Back-Office Contracts Gaining Flexibility
In New Generation of Outsourcing Deals, Banks Retain More Control
Heated competition among providers of bank data-processing services has led to much more flexible agreements than the traditional long-term contracts.
In the past, the vast majority of outsourcing deals were 5-year to 10-year facilities management contracts, in which a service provider takes over a bank's existing computer operations.
But as more service providers enter the market and banks gain more negotiating power, many companies are beginning to offer services that allow a bank to retain more control.
"The days of the canned approach to outsourcing are numbered," said Jonathan Blankmeyer, chief executive of Software Alliance Corp., based in Berkeley, Calif. "Banks have the power to demand a little flexibility, and they are using it."
|Middle Products' Moving Up
Officials at Systematics Information Services Inc. refer to the new wave of agreements as "middle products." The Little Rock, Ark.-based service provider has struck several deals of this type in recent months, and company officials said they expect the activity to continue to increase.
The most recent example of the flexible contracts at Systematics is an agreement with Liberty National Bancorp, Louisville, Ky. Systematics originally hoped to sign the $4 billion-asset bank to a long-term facilities management contract. But Liberty National, like many institutions, had some misgivings about ceding control in such an arrangement, Systematics officials said.
So the company struck an agreement in which it will install and run applications software at the bank for three years. By that time, bank employees will have been trained by Systematics' staffers and will take over the operation.
Systematics said the arrangement is profitable from its side. But it also hopes the bank will choose some sort of longer-term contract in the future.
Keeping the Customers Happy
"For a while there, it was either [a bank running systems themselves] or facilities management -- with little in between the two," said Dodd Miles, a senior vice president at Systematics Information Services Corp.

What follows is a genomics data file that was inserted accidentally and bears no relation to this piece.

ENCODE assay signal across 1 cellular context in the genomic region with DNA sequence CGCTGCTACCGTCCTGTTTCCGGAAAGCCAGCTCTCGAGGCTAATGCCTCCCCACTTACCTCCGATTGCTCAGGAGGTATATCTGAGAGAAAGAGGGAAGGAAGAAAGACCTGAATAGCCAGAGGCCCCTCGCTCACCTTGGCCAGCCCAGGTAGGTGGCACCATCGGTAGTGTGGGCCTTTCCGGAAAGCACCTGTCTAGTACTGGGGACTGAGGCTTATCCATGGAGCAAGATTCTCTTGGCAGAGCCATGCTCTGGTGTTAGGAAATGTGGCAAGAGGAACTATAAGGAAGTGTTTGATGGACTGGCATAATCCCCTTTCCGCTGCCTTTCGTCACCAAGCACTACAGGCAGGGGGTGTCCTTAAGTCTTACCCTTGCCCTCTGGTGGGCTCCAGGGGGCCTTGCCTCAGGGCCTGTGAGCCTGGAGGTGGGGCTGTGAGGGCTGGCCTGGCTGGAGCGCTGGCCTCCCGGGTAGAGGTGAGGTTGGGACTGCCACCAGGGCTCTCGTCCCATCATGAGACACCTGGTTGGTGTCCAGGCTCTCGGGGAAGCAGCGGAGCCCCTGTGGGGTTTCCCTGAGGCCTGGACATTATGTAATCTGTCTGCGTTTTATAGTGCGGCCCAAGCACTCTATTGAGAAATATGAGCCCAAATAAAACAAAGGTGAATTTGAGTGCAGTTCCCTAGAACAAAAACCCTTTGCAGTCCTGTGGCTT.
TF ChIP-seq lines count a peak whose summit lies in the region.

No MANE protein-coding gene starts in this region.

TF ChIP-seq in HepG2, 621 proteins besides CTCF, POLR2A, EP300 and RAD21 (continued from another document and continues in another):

"But under the heat of competition, you've got to be willing to do what's necessary to make the bank happy."
Several other companies are adopting the adaptable approach as well. Mr. Blankmeyer's Software Alliance, for example, has struck several deals in the past year to manage a bank's hardware conversions, train its employees, and leave the bank to run its own operations after a few years.
Software Alliance is encouraging banks to move computers using the Unix operating system, a design that has yet to catch on at most banks. Unix-based computers allow banks to run a greater number of software programs in tandem -- with no complicated programming to link them, Mr. Blankmeyer said.
According to figures from Computer Based Solutions Inc., New Orleans, the number of major players in the outsourcing business has mushroomed to 13 today from two companies in 1986. And, since the number of contracts being signed each year has remained relatively constant, financial now have the power to play the vendors off one another for better prices and services.
"It's definitely a buyer's market out there, and it looks like it will stay that way for some time," said M. Arthur Gillis, president of Computer Based Solutions.